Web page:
Journalists know real excitement: of being first to cover a news story; of offering the critical insight that unlocks events and brings down corrupt elites. Competition between journalists and media companies has been the stuff of compelling drama for generations.
Now the vast range of media channels has been extended by the rise of the Internet. In the second part of our interview with Gavin O’Reilly, we continue our analysis of the future of the mainstream media. O’Reilly is the Group Chief Operating Officer of Independent News and Media, and President of the World Association of Newspapers, which is holding its annual congress in Cape Town from 3 – 6 June.
“It’s not about the Internet or newspapers,” says O’Reilly, “rather it is about complimentary media. The New York Times increased its audience by 12% after it created a website. The new media allows companies to reach new people through a variety of channels and then funnel them towards their printed content. The newspaper is becoming the ultimate browser, aggregating information that is just too vast for one person to comprehend.”
Like the music industry, news has become about brand management; both of their banners and of the writers who become sub-brands within media companies and attract attention by virtue of controversy, talent and astonishing communication skills.
In the past media companies have been like venture capitalists: searching for people who appear to have talent and then investing in them over a period of time. That person may become outstandingly popular and lucrative for the media companies they work for.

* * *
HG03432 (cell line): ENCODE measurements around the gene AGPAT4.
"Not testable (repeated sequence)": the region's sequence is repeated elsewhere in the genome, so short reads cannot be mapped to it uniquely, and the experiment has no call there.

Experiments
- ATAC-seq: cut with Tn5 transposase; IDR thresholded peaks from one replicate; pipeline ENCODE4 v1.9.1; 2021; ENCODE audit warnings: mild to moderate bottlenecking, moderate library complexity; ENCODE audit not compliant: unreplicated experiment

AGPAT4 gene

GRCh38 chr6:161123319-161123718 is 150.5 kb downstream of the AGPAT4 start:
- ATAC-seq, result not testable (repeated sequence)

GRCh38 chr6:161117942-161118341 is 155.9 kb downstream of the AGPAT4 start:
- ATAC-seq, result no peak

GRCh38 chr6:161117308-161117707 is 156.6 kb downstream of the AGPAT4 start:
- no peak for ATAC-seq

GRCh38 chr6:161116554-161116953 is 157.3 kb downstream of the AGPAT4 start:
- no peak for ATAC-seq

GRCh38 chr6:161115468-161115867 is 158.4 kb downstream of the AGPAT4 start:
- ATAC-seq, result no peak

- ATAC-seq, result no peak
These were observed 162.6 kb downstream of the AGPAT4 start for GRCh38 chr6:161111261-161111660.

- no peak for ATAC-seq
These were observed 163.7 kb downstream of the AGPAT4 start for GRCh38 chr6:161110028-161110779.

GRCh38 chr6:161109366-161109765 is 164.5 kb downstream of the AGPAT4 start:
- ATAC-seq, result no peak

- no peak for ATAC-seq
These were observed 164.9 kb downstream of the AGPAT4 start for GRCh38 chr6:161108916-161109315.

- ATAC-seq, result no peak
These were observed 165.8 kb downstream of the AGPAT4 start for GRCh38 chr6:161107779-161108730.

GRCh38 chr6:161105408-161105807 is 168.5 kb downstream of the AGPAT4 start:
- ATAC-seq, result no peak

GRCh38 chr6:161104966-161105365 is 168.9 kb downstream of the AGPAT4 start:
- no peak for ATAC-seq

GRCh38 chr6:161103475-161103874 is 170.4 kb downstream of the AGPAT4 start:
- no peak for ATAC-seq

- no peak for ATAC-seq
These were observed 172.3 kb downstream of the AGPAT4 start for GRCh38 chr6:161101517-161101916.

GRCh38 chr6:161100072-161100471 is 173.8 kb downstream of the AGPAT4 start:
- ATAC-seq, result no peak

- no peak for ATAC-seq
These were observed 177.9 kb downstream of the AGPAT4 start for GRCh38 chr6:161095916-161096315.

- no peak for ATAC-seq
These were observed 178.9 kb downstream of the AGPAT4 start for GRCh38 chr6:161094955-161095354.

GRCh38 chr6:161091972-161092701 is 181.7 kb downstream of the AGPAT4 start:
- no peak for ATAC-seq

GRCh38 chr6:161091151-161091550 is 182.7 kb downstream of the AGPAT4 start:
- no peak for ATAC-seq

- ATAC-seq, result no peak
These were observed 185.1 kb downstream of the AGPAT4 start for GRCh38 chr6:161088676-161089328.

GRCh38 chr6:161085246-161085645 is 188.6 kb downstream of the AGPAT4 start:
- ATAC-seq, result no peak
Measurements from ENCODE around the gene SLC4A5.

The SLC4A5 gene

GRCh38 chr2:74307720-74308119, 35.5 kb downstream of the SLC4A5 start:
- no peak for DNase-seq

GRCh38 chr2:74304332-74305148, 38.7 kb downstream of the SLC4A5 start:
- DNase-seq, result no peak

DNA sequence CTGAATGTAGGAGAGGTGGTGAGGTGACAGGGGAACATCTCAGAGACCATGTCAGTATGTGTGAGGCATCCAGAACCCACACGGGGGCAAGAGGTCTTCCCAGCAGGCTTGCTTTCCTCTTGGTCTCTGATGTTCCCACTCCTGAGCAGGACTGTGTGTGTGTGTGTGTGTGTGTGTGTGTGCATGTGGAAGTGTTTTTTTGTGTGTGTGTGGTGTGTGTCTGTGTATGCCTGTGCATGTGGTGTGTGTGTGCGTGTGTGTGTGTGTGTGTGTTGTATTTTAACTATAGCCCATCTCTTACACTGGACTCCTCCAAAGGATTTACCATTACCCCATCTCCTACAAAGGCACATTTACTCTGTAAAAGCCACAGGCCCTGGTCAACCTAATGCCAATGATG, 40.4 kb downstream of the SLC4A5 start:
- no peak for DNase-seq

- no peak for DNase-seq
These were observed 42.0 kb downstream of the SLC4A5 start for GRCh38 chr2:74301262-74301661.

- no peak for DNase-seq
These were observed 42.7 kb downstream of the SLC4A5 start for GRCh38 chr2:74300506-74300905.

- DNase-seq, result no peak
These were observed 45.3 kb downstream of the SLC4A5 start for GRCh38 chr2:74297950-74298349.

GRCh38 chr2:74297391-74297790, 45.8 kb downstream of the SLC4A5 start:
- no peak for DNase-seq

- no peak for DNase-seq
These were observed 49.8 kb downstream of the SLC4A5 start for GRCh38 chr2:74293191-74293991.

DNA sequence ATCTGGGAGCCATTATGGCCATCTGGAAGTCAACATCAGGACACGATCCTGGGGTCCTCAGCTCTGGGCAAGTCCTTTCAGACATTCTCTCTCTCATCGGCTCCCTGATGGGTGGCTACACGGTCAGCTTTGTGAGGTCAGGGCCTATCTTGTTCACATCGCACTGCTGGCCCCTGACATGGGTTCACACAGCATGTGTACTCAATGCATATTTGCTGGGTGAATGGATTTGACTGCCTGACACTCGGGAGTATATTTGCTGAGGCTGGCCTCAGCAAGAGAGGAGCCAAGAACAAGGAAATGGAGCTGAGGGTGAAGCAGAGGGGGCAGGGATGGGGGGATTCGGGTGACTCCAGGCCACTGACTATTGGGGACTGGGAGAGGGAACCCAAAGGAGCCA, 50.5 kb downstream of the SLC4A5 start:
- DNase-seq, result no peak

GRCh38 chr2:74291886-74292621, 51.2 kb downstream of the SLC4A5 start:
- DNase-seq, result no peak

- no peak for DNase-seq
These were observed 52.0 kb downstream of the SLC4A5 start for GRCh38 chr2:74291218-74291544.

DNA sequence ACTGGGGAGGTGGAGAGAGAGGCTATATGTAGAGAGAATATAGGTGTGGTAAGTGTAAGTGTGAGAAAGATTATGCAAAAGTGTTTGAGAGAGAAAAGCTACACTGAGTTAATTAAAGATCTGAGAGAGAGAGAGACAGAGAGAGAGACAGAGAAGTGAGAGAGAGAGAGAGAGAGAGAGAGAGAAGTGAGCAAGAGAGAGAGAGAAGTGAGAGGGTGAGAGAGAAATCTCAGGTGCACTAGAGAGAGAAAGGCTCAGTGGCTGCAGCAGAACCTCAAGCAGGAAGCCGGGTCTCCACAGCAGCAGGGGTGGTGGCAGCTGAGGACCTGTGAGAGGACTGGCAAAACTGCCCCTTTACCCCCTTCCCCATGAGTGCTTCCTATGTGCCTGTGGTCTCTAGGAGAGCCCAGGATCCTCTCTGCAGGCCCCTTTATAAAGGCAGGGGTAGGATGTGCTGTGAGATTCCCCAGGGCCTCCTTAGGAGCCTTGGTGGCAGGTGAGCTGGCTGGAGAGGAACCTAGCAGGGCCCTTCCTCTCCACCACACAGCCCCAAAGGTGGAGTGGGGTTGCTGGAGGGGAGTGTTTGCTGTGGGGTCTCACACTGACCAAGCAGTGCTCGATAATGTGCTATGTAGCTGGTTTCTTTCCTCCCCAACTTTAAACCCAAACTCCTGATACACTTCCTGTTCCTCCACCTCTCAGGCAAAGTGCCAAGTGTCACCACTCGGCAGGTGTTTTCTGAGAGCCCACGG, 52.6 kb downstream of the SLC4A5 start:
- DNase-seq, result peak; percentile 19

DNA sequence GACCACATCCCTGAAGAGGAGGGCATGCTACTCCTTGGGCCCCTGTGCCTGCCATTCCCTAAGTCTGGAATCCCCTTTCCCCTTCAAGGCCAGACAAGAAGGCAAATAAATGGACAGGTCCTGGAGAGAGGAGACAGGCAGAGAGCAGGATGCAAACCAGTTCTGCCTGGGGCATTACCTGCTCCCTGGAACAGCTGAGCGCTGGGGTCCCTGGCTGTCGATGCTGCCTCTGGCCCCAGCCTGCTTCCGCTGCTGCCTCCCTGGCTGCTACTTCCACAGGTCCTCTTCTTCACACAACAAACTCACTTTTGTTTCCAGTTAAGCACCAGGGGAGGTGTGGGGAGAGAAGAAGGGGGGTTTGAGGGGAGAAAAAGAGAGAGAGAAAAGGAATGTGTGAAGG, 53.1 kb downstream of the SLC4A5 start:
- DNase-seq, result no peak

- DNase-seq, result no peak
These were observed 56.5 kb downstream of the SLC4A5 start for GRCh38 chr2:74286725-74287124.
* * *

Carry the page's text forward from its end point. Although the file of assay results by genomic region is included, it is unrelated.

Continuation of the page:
An example, O’Reilly says, is Jeremy Clarkson, a motor-news specialist, who writes for the UK Sunday Times and The Sun, appears on the BBC show Top Gear, and produces his own blog. Another example is Robert Fisk, one of the Independent’s journalists, whose controversial opinions and coverage of the conflict in the Middle East has turned him into a media celebrity.
These expensive personalities are being overshadowed by new upstarts from the Internet. More than 14 million online journals now compete for the hearts and minds of Internet junkies. Blogging superstars include Arianna Huffington of the left-wing political Huffington Post, Seth Godin who writes on modern marketing techniques, and Mark Frauenfelder of Boing Boing who collects odd stories.
These self-made celebrities offer a glimpse of the future of media.
Media companies still own something that, no matter what they say, cause all these bloggers to dribble with jealousy: international access to their channels in magazines, newspapers, radio and television and a share in the advertising revenue that goes with it. The Internet will only get you so far.
Future musicians, journalists, and expert analysts will have to earn their celebrity status by creating online followings and proven audiences. Media companies won’t have to risk and invest in creating stars, they’ll just offer contracts to the best and share in advertising revenue.
Those of you wondering why anyone would dedicate so much time and effort to writing outstanding copy for no money now know. Bloggers are just like those who invested in quirky dotcoms in the hopes of being bought out.
For as long as you are popular you can share in the fun. Like Don Imus, a US-based “shock jock” who recently got fired for going too far in casting racial epithets at his public, if you stuff up, you will be gone and replaced by the next self-made star.
For the general public this offers an ever more competitive and rising standard of talent and ability. Media companies now have an almost limitless ability to aggregate talent and reach a fragmented and widely distributed audience. Along the way they will find new methods of selling advertising.
But there will always be music, and there will always be news.